Monday, 1 October 2007

Australian water scarcity and demand - something to think about

Something to think about as the Howard Government fails to come to grips with the over-allocation of water licenses and in an effort to win the 2007 Federal Election refuses to meet the challenge of inappropriate levels of irrigated land, while at the same time in an effort to placate the Nationals continues to support further investigation of Clarence River catchment water diversion.

What hope will Australia have, when it is led by a Prime Minister still lost in the romantic notion that: "You don't always score these things with total logicality. There is emotion in it, because we see farming as part of Australia and it is something very distinctive, the bush, the country. "Battling on the land is part of our identity and we don't want to let go of it." [Australian General News,story no. 7849,28 September 2007]

Australia has received numerous warnings that it needs to rethink its 1950s mindset.
"KERRY O'BRIEN: To pick up again on our earlier issue of climate change, which is being blamed increasingly for prolonged drought and chronic water shortages across much of Australia, there was plenty of food for thought - some of it highly contentious - at an international conference on water in Canberra today. For instance, one of the world's leading experts on water planning points out that as much as 70 times more water is needed to grow food as we would use for domestic consumption. Frank Rijsberman is director-general of the International Water Management Institute based in Sri Lanka, and he paints a picture where water will inevitably become more and more expensive and where in Australia we will have to think less and less about dams, and more and more funneling water away from agriculture, or at least switching away from heavily water-dependent crops. Not a point of view many farmers will be rushing to embrace. I spoke with Frank Rijsberman from our Canberra studio late today. You say that up to two thirds of the world will face or is likely to face water scarcity in coming decades. Where does Australia sit in that scenario?"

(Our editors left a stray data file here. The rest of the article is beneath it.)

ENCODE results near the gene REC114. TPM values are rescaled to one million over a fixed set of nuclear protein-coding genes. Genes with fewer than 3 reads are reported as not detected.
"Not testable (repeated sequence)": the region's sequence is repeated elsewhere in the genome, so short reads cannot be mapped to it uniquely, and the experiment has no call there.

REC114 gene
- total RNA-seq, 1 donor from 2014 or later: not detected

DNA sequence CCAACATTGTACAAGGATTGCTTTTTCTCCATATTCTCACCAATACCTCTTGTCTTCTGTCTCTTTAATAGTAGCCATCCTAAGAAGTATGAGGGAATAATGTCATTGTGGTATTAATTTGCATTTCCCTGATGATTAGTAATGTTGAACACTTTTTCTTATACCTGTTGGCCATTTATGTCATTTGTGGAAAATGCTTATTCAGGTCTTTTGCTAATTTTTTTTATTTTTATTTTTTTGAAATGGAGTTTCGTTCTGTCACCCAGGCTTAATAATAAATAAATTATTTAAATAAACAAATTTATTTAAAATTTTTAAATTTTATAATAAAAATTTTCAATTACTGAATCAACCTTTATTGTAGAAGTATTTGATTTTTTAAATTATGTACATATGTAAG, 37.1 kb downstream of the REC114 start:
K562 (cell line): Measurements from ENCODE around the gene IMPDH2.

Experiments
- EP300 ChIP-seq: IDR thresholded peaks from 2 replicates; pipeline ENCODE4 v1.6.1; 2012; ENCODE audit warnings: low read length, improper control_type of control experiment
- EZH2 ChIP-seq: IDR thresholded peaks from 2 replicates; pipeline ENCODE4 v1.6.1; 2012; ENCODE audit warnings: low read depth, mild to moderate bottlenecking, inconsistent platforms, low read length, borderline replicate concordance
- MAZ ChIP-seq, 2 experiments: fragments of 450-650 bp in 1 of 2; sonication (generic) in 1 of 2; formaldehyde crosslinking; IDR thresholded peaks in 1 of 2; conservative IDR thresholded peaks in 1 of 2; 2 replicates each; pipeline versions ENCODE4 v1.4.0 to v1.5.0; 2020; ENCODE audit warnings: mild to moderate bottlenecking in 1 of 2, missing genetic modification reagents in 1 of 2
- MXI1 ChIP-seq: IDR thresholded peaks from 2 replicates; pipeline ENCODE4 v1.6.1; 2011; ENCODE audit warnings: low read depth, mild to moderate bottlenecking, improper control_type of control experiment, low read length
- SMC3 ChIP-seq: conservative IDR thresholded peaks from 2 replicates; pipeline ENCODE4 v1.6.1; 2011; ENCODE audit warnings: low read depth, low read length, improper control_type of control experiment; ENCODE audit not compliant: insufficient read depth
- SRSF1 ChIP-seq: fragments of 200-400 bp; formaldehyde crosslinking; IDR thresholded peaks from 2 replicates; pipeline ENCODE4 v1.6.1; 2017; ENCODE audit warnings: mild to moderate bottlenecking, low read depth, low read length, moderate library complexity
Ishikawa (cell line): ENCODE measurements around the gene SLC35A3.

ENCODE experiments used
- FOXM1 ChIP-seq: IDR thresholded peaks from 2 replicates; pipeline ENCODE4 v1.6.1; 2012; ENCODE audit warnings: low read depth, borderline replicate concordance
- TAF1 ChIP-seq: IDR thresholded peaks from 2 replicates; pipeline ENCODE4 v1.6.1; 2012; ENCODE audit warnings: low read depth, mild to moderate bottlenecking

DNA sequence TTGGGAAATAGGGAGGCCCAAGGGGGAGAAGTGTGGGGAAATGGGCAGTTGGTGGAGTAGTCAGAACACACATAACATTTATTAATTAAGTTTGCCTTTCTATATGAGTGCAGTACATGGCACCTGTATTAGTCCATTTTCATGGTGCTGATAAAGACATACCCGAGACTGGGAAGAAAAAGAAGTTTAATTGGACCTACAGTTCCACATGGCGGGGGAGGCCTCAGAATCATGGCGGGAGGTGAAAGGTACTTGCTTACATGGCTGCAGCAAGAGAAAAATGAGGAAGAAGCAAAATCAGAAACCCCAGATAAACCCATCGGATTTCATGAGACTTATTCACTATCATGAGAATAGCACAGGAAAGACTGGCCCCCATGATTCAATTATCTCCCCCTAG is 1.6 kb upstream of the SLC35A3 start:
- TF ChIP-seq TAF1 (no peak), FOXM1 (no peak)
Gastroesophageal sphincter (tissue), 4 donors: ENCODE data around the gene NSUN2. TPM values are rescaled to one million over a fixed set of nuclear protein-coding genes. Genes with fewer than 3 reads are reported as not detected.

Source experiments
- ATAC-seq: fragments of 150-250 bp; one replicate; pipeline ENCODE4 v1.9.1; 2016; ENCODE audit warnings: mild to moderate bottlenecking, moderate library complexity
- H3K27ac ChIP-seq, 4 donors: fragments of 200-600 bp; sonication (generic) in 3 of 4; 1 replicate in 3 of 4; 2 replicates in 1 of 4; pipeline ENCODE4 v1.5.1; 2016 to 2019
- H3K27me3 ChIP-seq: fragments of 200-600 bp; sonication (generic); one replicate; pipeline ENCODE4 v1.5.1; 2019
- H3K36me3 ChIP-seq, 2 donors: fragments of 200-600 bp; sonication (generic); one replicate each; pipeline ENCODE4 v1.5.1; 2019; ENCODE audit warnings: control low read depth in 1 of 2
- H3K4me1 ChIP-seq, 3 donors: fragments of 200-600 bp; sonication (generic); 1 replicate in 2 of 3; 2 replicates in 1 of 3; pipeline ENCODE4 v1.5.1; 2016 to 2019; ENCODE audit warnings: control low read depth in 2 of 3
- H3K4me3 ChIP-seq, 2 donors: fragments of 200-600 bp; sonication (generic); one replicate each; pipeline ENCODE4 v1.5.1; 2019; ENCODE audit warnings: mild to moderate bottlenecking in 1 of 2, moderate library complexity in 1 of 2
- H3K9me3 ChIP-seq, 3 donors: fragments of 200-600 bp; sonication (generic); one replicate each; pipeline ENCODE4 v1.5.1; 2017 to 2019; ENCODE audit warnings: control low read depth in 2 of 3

[,"7.39 Report",transcript,16 August 2006]
See link for full transcript:

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